From The Archives

Q&A with Canadian Golf Hall of Famer Robert Wylie

Robert Wylie
  1. Tell the readers how you got your start playing golf and a little bit about your early development.

I started out with a driver, a 5 iron, a 7 iron, and a putter and some friends took me out to play for the first time at the old Regal Golf Club when I was 17. I played all of the other sports pretty well and a good friend thought I should try out golf. That summer, as a beginner I lost a few dollars to my buddies and that made me a little grumpy. I spent the whole winter after that working indoors with Martin Alred and that changed everything. The very next spring, I won the City Amateur and needless to say I won my money back from my buddies. That’s how I got my start playing golf. I just loved it so much that I just kept at it and worked really hard. Martin and I really hit it off and everything he tried to teach me just made sense. Martin also coached Keith Alexander at the same time so he obviously knew what he was doing as an instructor.

  1. At what age did you know that you had a special talent for the game and that you might want to make it your career?

I think it would have been when I made the Willingdon Cup team in 1951. I played Bill Tate in the final of the Alberta Amateur at the Calgary Golf and Country Club to qualify and that told me that I had the talent to keep at it, shall we say. I went down to California to play some college golf in 1952. I came back to Calgary that summer and in 1953 I planned to turn pro and head out on tour. That didn’t work out so I ended becoming the pro at the Regal before landing at the Country Club in 1954 to work for Jack Cuthbert. In the fall of 1957, a member offered to sponsor me out on tour but that fell through after I had made the commitment to play.

  1. You had a short stint on the PGA Tour. Talk a little bit about that and share a couple of your favourite memories from that time.

In 1958, I joined the tour in Los Angeles and played every week until the tour got to Detroit, which was the week before the US Open. I made every cut and most weeks I was getting cheques for $25. They only paid about 20 spots and the winner was barely making $1000. My best finish was a 5th place at the Phoenix Open. The reality was you really couldn’t make any money out there at that time and by the time I got to Detroit, I was flat broke.

In terms of favourite memories, I had a really good week at the Bing Crosby and was paired with Stan Leonard on the final day. I was on the leaderboard and was going along pretty good until we got to the 6th hole, which was a par 5 (at Pebble Beach) and I hit a 4 wood for my second shot. It was wet, rainy and I caught a flier with that 4 wood that ended up in the Pacific Ocean behind the green and that pretty much did it. Stan Leonard was right in the hunt when we got to 17. After watching me hit driver, Stan got a little cocky, thinking he could get 3 wood there and buried it into the face of the front bunker and made double. Jay Hebert ended up winning.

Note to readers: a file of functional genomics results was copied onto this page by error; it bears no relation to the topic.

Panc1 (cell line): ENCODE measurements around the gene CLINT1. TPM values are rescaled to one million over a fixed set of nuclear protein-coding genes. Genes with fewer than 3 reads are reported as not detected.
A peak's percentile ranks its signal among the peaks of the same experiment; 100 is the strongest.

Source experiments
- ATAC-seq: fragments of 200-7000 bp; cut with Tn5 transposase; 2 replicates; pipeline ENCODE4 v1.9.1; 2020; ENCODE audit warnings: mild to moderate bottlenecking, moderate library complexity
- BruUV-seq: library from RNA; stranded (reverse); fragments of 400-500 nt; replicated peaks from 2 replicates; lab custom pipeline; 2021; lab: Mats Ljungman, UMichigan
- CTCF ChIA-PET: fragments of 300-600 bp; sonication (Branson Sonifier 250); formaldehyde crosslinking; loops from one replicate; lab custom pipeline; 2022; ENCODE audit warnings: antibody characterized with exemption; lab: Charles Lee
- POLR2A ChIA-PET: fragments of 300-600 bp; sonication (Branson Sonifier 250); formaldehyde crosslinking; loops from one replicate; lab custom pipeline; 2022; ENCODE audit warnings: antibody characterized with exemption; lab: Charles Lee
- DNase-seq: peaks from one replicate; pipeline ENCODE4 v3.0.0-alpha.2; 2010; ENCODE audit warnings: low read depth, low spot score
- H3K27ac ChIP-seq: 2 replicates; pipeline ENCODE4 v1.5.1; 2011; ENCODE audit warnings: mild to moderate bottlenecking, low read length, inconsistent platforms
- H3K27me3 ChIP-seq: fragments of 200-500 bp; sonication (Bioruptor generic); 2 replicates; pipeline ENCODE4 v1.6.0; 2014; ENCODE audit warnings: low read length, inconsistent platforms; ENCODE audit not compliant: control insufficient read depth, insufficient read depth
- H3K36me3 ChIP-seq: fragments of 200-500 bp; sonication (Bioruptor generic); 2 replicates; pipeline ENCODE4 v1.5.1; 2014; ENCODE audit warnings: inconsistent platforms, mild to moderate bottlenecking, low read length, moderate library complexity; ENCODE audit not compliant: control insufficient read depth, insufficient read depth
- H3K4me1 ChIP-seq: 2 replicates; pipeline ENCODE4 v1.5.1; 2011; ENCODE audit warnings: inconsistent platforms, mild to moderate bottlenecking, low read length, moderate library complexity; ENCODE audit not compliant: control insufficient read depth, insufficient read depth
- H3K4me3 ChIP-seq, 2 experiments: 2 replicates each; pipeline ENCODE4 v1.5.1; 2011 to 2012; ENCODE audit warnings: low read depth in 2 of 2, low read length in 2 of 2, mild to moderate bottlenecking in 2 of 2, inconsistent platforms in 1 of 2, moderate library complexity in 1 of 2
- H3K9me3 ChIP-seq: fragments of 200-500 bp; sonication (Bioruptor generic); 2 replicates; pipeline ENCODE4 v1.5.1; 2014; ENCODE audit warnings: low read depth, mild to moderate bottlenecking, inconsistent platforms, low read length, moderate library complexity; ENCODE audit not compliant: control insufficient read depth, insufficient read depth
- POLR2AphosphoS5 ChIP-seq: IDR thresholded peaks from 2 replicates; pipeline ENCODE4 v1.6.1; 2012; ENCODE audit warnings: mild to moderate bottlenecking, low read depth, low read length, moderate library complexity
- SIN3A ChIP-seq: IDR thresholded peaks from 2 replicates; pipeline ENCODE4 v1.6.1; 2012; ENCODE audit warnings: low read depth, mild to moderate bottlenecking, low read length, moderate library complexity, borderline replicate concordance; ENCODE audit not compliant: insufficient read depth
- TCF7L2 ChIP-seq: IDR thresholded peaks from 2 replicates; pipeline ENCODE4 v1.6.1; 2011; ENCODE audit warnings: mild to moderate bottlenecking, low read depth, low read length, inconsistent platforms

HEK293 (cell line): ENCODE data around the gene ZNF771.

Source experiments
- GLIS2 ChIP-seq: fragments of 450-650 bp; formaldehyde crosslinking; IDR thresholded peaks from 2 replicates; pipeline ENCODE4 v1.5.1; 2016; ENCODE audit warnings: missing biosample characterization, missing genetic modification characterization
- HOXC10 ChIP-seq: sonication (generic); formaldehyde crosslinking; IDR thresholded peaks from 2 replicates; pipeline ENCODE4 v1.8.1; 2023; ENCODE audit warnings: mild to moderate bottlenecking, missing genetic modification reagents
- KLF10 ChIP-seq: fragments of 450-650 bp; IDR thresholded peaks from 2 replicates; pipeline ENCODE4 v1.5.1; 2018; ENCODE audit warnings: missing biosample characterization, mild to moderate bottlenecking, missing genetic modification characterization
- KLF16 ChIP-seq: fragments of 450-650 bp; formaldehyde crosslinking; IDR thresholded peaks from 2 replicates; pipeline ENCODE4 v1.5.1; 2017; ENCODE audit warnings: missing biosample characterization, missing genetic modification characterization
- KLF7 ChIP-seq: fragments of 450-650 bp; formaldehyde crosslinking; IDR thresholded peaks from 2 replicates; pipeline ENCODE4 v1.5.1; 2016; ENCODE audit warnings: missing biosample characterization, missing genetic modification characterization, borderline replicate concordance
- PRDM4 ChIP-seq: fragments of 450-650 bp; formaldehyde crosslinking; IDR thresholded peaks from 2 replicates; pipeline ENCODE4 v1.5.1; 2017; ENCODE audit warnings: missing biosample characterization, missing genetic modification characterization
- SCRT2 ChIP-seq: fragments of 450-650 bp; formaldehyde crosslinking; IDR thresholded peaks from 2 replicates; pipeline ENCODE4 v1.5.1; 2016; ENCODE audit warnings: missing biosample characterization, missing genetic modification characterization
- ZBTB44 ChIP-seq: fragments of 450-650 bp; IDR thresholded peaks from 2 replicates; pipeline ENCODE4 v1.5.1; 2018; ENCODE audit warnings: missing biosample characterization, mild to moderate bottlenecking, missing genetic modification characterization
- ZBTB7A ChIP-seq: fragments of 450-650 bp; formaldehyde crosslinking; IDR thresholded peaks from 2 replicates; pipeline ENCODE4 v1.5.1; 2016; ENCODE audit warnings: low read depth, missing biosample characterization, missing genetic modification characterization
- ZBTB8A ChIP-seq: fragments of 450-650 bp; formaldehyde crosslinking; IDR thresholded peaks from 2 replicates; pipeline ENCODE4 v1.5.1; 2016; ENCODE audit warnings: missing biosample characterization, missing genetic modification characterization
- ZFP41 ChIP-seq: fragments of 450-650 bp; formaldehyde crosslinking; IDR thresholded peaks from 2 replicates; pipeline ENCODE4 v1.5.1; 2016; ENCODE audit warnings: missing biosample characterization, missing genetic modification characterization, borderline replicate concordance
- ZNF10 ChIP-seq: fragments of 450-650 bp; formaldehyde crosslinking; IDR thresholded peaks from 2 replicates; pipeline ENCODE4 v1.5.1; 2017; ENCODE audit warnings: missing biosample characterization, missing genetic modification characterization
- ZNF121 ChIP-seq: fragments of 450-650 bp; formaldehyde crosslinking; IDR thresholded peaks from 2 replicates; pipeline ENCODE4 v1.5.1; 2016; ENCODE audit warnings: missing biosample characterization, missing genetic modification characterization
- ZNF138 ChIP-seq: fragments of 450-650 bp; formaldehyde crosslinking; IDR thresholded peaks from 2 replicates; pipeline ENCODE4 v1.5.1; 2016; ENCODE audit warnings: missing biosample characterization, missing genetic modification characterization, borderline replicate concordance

My Pro-Am partner that week was Amos from Amos and Andy. He invited me to dinner one evening and when we arrived at the restaurant, Ben Hogan was having dinner with Vivian, his wife and one of the Firestone boys. They invited us to join them and I had a very nice dinner with Ben Hogan. He was a nice guy, very different from how he has been portrayed over the years. He told me that if I wanted to play my best golf, I needed to move down to a warm climate and play year round. That wasn’t in the cards but I have no regrets whatsoever. I have had a wonderful life playing golf.

  1. What did competing as an amateur mean to you as a golfer? Would you have made the same decision today?

My amateur status was restored in 1960 and that changed everything for me. I was very fortunate. I was notified in June of that year and that fall I was selected for Canada’s World Amateur team that competed at Merion in Philadelphia. The rest is history. I got to play all over the world representing Canada throughout my career as an amateur.

Would I have made the same decision today with all of the money that the pros are playing for? Probably not. I would love to have had that opportunity. If my game was equivalent to what is was in the 1950s and 1960s relative to the players of that day and was competing today, I think I would have made a bunch of money. In the six months I played out on tour in 1958, I didn’t miss one cut. And I was playing without any financial backing. It was tough.

  1. Few people will know that the Calgary G&CC is the only club in Canada to have three living members (Bob Wylie, Keith Alexander, Doug Silverberg) in the Canadian Golf Hall of Fame at one time. Describe what is was like to have played at the Country Club in your time.